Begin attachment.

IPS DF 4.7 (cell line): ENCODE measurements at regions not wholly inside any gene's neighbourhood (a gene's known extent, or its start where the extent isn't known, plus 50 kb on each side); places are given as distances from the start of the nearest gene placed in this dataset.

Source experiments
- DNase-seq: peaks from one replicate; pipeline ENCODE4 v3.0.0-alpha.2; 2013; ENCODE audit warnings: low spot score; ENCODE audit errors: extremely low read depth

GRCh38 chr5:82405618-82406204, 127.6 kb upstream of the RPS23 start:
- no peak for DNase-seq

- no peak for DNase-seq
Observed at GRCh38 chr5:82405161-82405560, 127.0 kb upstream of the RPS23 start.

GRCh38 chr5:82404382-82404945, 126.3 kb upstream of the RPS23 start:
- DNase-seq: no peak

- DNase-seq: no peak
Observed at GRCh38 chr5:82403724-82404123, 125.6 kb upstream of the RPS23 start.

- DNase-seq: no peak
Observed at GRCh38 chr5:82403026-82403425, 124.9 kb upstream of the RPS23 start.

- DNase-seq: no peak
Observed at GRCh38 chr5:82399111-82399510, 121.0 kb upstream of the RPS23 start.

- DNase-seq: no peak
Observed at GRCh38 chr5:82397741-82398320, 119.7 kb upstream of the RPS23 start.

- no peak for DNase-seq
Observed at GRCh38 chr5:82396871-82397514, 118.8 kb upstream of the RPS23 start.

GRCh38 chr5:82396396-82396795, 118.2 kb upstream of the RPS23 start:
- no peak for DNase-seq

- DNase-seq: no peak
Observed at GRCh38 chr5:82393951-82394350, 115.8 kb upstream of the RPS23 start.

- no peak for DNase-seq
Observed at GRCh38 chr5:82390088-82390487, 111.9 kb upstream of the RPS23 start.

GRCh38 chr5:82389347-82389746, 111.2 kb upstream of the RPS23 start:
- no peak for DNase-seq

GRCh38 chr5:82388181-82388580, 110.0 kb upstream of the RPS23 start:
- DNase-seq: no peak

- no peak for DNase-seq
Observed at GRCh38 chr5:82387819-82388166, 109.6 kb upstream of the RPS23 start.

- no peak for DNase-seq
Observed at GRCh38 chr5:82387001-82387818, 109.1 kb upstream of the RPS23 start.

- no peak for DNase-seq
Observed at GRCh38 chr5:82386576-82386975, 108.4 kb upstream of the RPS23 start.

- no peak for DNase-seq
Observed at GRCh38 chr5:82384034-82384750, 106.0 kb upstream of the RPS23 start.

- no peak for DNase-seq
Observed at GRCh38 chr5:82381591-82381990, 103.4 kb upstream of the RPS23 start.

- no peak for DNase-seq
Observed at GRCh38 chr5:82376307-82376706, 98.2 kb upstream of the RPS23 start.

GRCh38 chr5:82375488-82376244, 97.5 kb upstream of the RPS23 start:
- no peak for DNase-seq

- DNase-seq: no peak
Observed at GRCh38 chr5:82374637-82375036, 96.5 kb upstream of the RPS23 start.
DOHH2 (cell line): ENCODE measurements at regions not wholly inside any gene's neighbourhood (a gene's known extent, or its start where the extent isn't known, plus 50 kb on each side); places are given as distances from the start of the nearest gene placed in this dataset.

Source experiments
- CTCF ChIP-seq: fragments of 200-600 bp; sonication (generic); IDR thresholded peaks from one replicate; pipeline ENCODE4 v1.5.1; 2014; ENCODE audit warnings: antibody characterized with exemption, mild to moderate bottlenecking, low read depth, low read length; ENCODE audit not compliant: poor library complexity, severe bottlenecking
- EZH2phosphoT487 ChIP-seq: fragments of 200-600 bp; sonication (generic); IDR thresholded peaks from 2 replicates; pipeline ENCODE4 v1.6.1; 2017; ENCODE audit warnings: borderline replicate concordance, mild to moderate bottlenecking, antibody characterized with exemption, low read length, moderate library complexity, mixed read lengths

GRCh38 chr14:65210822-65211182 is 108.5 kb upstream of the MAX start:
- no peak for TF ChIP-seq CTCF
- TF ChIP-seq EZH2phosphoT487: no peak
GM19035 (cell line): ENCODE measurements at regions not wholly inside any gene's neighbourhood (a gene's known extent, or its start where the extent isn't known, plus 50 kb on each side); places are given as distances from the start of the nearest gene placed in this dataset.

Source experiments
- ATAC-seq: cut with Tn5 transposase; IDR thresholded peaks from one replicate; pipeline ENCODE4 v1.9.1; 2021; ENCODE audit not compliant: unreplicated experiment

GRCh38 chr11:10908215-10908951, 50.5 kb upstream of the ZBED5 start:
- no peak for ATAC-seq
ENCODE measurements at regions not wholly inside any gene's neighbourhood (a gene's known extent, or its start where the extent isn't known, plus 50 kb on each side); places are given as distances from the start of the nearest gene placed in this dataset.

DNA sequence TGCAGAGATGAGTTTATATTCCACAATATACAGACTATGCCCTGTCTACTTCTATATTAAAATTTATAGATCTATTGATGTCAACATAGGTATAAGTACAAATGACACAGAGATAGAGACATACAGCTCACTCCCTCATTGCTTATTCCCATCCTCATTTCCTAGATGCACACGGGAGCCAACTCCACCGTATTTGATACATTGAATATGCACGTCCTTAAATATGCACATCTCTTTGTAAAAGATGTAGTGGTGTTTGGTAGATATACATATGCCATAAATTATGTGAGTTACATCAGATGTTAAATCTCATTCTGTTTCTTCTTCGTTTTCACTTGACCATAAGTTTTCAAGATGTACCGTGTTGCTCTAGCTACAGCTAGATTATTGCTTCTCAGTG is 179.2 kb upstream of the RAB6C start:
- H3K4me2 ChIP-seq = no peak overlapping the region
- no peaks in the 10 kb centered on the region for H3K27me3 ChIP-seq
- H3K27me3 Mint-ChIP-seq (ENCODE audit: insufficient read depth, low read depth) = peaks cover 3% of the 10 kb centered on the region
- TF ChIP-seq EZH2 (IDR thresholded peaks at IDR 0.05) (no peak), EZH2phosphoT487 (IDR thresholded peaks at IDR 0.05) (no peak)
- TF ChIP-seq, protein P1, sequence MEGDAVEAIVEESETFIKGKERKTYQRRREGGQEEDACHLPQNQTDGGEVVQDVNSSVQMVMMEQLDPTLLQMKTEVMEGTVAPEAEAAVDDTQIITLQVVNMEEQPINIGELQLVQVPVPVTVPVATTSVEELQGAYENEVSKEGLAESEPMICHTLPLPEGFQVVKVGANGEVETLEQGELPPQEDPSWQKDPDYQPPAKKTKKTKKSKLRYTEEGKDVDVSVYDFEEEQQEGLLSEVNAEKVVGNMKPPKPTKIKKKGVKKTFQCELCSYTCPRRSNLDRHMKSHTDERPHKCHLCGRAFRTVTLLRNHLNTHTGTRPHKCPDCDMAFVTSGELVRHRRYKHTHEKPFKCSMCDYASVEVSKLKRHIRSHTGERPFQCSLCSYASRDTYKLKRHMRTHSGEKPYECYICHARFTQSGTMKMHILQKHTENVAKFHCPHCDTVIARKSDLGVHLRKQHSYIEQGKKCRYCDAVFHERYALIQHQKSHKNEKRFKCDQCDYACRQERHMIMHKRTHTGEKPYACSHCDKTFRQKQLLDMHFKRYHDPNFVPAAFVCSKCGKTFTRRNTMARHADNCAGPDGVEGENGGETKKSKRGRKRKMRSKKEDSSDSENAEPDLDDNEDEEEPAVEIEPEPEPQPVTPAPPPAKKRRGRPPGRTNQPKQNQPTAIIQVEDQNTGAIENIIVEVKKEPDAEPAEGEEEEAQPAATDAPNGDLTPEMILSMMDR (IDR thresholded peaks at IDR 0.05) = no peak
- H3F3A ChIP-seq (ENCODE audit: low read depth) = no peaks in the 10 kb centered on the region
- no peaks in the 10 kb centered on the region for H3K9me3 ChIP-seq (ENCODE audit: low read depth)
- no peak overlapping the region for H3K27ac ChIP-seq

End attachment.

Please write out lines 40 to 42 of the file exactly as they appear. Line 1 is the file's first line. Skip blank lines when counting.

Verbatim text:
- no peak for DNase-seq
Observed at GRCh38 chr5:82376307-82376706, 98.2 kb upstream of the RPS23 start.

GRCh38 chr5:82375488-82376244, 97.5 kb upstream of the RPS23 start: